A new creativity set loose by captivity

Special to The Times

For anyone not familiar with the work of the great Japanese artist Yasuo Kazuki, “Kazuki: This Is My Earth,” which closed Sunday night at Aratani/Japan America Theatre, will be a welcome initiation.

Written and directed by Yoshimasa Shinagawa, the biographical play, a production of Tokyo Gingado, is winding up a limited U.S. tour before returning to Japan. A major cultural outreach that bodes well for artistic exchanges between the countries, “Kazuki” is seldom lost in translation.

Kazuki, who died 30 years ago at age 62, is perhaps most celebrated for his famed “Siberian Series,” the savagely creative outpouring that he commenced shortly after World War II.

In Manchuria when the war ended, Kazuki, then in his 30s, was transported to a Siberian labor camp, where the prisoners subsisted on infrequent cups of sorghum soup and the temperature hovered at 40 below zero. It was a harrowing yet formative time for Kazuki the artist, whose previous work had centered on colorful nature studies. Upon his return to Japan, Kazuki felt a compulsion to paint and repaint his bitter experiences in the Siberian gulag. When other Japanese artists of his generation were, by and large, ignoring the bitter legacy of the war, Kazuki confronted it head on, with enduring results.


That artistic transformation is at the heart of Shinagawa’s delicate drama, which vaults back and forth in time to various intervals in Kazuki’s life, from his days as an art student, to his serene and happy domestic life, to, of course, his harrowing tenure in Siberia. Presented in Japanese with English subtitles, the play consists of a prologue, six scenes and an epilogue.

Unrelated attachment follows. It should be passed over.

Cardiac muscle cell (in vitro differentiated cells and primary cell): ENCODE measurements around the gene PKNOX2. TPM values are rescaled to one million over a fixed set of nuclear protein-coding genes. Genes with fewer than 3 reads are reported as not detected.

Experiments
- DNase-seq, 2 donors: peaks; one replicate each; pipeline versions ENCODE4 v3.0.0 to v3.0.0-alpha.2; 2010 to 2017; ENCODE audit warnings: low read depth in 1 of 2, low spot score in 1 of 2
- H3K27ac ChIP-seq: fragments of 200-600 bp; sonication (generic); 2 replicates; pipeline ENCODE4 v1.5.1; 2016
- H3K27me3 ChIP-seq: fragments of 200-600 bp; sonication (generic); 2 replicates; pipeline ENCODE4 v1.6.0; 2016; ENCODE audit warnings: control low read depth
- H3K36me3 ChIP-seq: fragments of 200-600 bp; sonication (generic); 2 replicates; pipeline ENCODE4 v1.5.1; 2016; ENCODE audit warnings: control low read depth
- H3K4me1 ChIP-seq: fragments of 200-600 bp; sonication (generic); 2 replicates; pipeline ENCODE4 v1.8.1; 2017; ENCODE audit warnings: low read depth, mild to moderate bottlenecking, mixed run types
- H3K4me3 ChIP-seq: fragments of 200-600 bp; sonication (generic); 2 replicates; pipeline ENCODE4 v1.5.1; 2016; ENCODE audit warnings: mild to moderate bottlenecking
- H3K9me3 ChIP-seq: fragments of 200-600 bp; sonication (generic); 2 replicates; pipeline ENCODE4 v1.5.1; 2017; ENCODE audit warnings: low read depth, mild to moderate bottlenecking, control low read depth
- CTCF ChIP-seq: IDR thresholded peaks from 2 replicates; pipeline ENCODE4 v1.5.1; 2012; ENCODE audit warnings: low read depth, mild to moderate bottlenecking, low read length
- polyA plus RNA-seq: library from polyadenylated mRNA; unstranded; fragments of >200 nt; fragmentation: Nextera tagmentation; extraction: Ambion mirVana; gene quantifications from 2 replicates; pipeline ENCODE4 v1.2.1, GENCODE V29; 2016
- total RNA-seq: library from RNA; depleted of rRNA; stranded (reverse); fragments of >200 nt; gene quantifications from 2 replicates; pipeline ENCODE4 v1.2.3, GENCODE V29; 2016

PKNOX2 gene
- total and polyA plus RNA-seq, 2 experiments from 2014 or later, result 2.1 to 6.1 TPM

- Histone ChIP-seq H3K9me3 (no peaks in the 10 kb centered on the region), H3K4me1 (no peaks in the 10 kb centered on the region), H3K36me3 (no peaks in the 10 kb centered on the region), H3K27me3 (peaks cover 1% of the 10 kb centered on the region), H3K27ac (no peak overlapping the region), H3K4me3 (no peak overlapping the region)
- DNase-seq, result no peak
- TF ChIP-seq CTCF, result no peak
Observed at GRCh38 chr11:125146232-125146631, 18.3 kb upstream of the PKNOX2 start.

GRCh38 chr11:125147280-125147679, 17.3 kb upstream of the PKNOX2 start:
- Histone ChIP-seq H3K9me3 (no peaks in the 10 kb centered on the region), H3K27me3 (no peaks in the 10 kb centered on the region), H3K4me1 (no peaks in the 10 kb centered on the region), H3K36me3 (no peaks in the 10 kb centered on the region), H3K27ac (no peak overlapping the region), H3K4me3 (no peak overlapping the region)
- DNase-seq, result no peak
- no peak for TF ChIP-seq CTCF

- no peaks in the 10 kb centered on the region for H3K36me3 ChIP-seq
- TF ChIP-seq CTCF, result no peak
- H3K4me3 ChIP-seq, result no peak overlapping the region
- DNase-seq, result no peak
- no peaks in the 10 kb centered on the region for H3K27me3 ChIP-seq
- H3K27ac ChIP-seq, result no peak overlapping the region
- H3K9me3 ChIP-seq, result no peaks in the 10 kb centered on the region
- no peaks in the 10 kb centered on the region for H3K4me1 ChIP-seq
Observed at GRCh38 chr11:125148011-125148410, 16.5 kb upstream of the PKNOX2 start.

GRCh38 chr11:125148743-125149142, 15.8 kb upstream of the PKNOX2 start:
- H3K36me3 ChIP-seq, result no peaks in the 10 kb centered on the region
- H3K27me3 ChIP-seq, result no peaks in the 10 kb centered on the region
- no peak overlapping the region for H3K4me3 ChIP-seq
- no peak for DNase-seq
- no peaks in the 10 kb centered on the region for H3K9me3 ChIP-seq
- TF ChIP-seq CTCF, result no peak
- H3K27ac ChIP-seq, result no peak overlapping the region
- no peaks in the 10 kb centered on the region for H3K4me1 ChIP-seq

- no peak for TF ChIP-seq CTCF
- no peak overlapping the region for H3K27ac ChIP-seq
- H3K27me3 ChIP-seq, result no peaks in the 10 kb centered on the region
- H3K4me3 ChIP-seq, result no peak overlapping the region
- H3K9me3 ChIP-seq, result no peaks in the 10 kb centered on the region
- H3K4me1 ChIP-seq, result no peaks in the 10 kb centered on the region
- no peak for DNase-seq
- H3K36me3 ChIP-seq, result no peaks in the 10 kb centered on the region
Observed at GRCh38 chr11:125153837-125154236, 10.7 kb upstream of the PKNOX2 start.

Interestingly, only one of the scenes is set in Siberia -- but it is epic, a heart-rending portrait of redemptive male fellowship in the face of death and degradation. Much as Kazuki did in his own work, Shinagawa effectively contrasts the elemental -- the cheering sound of water running in a kitchen, the radiance of a sunset -- with the grim, gray bleakness of war.

The wonderfully expressive Hiroyuki Nishimoto plays Kazuki at the peak of his fame, while wiry and intense Jiro Tsuda plays the younger Kazuki, whose life is so devastatingly disrupted. Sachiko Yoda shows great humor and subtlety as Kazuki’s wife, while Chiho Terada is heartbreakingly winsome as Kazuki’s brain-damaged daughter, able to speak to her father only in fantasy.

Superlative design elements include Chika Kato’s theatrical design, Yoshiaki Seki’s lighting, Takumi Imanishi’s sound and Toru Ueda’s haunting original music. Arresting tableaux are accomplished through the liberal use of scrims.

The most visually striking element, however, is Kazuki’s art, projected on a large screen between scenes. In this production, Kazuki’s genius speaks for itself -- eloquently.